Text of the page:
Ending months of rumors about possible contenders, the Oakland City Clerk this week published the list of candidates who have filed to run in November for positions on the Oakland City Council.
Five City Council seats will be on the ballot: councilmember-at-large, District 1, District 3, District 5 and District 7.
Incumbent Councilmember-at-Large Rebecca Kaplan will face four opponents, the most contenders of any of the city races.
Kaplan has served on the council since 2008. She previously served as an elected director on the AC Transit Board and worked as a housing rights attorney in Oakland.
Kaplan recently has been in the public spotlight for championing measures for renters’ protection and a civilian police commission, which will both be on the ballot in November.
One of Kaplan’s opponents is Peggy Moore – until this month the senior special adviser to Libby Schaaf – who is politically well connected.
Moore, who resigned from her position in the Mayor’s Office on Aug. 12, was campaign manager for Mayor Schaaf, has served as Hillary Clinton’s California primary campaign director and previously ran for District 2 representative on the City Council.
Also running against Kaplan are Matt Hummel, businessman, attorney Bruce Quan and tax specialist Nancy Sidebotham.
Hummel is chair of the city’s Cannabis Regulatory Commission and attended Holy Names University.
Quan, a retired law professor, says he sees himself as a problem solver dedicated to efficiency and cutting waste.
East Oakland resident Sidebotham has previously run for City Council half a dozen times. She has lived in Oakland for more than 50 years and served on the Community Policing Advisory Board, Neighborhood Watch and Shop Oakland boards.
District 1 incumbent Dan Kalb will face Kevin Corbett.
Kalb has worked as a policy analyst, environmental, public interest and social justice advocate, policy director and community service volunteer. He has a B.A. degree in Conservation of Natural Resources from UC Berkeley and a master’s degree in Public Administration from the University of San Francisco.
Corbett, an Oakland native, is a probate attorney, businessperson and community volunteer. He is a former member of the city’s Community & Economic Development Advisory Committee.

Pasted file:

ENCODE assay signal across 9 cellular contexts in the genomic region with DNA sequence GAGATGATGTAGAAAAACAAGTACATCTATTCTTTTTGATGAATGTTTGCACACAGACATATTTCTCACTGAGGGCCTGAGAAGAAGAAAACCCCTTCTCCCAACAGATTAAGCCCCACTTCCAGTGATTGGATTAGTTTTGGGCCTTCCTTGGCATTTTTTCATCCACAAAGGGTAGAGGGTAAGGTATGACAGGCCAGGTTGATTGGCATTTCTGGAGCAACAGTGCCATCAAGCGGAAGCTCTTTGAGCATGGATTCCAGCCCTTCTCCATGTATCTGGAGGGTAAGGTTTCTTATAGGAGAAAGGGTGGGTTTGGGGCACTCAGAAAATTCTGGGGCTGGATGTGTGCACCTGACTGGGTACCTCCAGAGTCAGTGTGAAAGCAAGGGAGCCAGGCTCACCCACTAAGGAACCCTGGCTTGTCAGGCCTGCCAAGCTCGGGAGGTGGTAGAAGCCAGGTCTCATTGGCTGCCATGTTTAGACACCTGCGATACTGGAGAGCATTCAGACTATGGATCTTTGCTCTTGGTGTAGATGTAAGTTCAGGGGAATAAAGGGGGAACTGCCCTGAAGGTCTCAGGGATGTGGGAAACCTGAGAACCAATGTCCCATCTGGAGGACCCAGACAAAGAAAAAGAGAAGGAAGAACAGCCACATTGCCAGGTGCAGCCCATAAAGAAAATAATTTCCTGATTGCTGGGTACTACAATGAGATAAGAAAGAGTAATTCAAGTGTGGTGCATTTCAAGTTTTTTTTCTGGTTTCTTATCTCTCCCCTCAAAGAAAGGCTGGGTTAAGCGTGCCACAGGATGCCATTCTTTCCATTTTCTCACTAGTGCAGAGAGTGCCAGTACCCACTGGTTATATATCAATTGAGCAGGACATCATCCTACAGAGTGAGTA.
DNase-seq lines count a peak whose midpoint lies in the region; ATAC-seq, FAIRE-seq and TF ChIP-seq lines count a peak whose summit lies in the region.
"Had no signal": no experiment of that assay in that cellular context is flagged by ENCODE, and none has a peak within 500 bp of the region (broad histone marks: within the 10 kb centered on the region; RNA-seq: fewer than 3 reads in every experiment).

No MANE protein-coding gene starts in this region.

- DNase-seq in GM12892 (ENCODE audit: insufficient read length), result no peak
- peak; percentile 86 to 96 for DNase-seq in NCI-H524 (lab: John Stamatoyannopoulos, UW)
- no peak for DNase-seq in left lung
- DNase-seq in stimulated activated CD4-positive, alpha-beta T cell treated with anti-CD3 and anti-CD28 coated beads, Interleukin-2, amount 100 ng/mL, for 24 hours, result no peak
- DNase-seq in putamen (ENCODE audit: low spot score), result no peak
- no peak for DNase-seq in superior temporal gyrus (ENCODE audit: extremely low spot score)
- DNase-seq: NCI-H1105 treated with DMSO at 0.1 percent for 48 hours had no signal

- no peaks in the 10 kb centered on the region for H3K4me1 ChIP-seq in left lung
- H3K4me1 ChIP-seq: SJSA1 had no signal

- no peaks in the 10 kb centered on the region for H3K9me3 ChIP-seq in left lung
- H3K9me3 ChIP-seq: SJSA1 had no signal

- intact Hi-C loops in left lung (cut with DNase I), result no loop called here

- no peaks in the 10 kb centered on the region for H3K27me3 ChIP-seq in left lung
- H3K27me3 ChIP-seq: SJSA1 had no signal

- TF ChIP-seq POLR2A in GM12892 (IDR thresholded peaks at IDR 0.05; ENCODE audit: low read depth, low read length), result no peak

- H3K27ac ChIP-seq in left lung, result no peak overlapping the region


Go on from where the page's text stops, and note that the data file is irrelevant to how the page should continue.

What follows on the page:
City Council President Lynette Gibson McElhaney, who represents District 3, will face Oakland native and community activist Noni Session.
McElhaney is executive director of Neighborhood Housing Services of the East Bay and studied political science at UC Berkeley.
Session is a Ph.D. candidate in cultural anthropology at Cornell University. She grew up in West Oakland and attended McClymonds High School.
District 5 representative Noel Gallo is running against Viola Gonzales, who previously served on the Oakland Board of Education as an appointee of then-Mayor Jerry Brown.
Gallo grew up in the Fruitvale District of Oakland and is a former school board member. He has been outspokenly in support of holding police accountable to the community and renters’ protections. He organizes and participates in weekly anti-blight trash cleanups in his district.
Gonzales was until June 30 the chief executive officer of Anew America, which helps immigrants and refugees start small and micro-business. According to Gonzales’ website, she is supported by Mayor Schaaf, former Councilmember Ignacio de la Fuente and former Mayor Elihu Harris.
Longtime District 7 Councilmember Larry Reid will be in a race against two opponents: Nehanda Imana, a community activist and leader in Communities for a Better Environment (CBE); and Marcie Hodge, previously a member of the Peralta Community College District Board.
Reid, now in his fifth term, was elected by the council this year to serve as vice mayor. He has successfully worked to bring retail development centers, market rate housing projects and premier auto dealership developments to his district.
Hodge ran against Desley Brooks for City Council in 2006 and also ran for mayor in 2010. According to media reports at the time, she had the backing of Senator Don Perata and Councilmember de la Fuente.
Imana works as an environmental activist. In addition to serving as an East Oakland community organizer, she is an adjunct teacher for African American and Environmental Studies at Merritt College. She created the first Environmental Racism/Justice course at the Peralta Community College District.